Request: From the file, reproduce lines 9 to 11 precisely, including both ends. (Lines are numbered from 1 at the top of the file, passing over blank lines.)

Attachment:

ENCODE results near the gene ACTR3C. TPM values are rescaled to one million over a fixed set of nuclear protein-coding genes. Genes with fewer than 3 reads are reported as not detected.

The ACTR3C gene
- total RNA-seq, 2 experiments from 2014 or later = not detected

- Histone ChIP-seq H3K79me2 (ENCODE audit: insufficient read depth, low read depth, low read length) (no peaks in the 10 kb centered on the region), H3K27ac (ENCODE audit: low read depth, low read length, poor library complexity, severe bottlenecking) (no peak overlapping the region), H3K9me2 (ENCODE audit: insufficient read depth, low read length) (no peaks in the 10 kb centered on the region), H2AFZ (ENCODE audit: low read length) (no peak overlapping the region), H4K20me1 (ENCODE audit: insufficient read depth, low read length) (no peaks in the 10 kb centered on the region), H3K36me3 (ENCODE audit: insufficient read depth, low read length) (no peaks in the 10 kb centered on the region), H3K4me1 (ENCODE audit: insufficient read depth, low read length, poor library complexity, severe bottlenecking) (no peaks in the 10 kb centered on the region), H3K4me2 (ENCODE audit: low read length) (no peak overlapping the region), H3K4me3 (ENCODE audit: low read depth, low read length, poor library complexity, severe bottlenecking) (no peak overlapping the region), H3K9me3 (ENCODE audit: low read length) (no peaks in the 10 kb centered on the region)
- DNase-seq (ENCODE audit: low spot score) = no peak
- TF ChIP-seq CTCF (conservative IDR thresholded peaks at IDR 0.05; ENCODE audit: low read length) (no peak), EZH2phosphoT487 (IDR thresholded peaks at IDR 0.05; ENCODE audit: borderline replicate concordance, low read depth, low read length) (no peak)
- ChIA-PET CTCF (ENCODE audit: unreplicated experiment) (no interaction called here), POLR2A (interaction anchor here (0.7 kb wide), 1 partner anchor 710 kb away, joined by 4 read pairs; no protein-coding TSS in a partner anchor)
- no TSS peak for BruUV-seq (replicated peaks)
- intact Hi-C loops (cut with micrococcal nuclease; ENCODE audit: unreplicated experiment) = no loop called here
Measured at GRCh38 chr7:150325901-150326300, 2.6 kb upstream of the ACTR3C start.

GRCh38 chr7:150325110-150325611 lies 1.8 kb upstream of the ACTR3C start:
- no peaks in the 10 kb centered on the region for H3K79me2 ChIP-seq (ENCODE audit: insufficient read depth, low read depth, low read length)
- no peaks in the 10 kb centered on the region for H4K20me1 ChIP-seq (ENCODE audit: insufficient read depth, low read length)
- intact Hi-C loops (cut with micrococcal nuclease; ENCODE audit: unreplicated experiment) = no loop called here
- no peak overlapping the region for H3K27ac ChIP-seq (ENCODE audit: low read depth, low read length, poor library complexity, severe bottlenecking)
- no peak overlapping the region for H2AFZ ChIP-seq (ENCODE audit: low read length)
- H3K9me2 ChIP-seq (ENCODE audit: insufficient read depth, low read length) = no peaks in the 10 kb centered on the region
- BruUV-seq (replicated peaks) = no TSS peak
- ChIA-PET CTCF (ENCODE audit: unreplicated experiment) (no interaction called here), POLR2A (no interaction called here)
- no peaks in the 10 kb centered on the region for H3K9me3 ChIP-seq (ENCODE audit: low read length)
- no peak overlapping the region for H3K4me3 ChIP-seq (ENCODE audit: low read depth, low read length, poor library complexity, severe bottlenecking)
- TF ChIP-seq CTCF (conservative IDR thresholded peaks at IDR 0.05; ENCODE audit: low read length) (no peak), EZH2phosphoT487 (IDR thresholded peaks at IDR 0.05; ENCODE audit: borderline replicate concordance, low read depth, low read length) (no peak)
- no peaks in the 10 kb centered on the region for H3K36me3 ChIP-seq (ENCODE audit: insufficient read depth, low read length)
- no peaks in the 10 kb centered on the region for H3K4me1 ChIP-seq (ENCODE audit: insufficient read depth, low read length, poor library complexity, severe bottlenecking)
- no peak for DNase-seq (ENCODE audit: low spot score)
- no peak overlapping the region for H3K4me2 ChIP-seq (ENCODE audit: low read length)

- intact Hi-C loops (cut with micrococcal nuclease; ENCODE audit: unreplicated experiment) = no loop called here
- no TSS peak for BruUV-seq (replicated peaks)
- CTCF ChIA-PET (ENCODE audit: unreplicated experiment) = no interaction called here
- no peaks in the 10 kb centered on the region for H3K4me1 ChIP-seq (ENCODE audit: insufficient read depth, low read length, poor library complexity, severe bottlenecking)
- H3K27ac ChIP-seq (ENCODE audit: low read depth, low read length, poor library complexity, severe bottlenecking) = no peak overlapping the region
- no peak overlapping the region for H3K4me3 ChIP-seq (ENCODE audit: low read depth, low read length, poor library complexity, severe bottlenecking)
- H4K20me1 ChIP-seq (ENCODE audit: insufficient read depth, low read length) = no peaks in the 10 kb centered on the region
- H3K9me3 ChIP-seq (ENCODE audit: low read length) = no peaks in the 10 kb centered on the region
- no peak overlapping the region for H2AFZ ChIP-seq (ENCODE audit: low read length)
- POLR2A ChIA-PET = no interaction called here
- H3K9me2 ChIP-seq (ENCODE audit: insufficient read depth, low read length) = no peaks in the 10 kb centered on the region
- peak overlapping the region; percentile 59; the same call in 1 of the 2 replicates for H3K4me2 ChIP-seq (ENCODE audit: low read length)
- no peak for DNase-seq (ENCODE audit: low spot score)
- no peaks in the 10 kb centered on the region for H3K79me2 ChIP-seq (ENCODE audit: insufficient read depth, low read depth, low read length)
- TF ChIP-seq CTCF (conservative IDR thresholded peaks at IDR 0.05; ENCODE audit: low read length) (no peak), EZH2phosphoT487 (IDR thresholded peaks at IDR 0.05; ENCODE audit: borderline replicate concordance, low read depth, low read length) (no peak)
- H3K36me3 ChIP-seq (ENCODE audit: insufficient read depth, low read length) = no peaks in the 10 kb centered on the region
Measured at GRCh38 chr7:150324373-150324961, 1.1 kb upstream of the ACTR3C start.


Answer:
- intact Hi-C loops (cut with micrococcal nuclease; ENCODE audit: unreplicated experiment) = no loop called here
Measured at GRCh38 chr7:150325901-150326300, 2.6 kb upstream of the ACTR3C start.

GRCh38 chr7:150325110-150325611 lies 1.8 kb upstream of the ACTR3C start: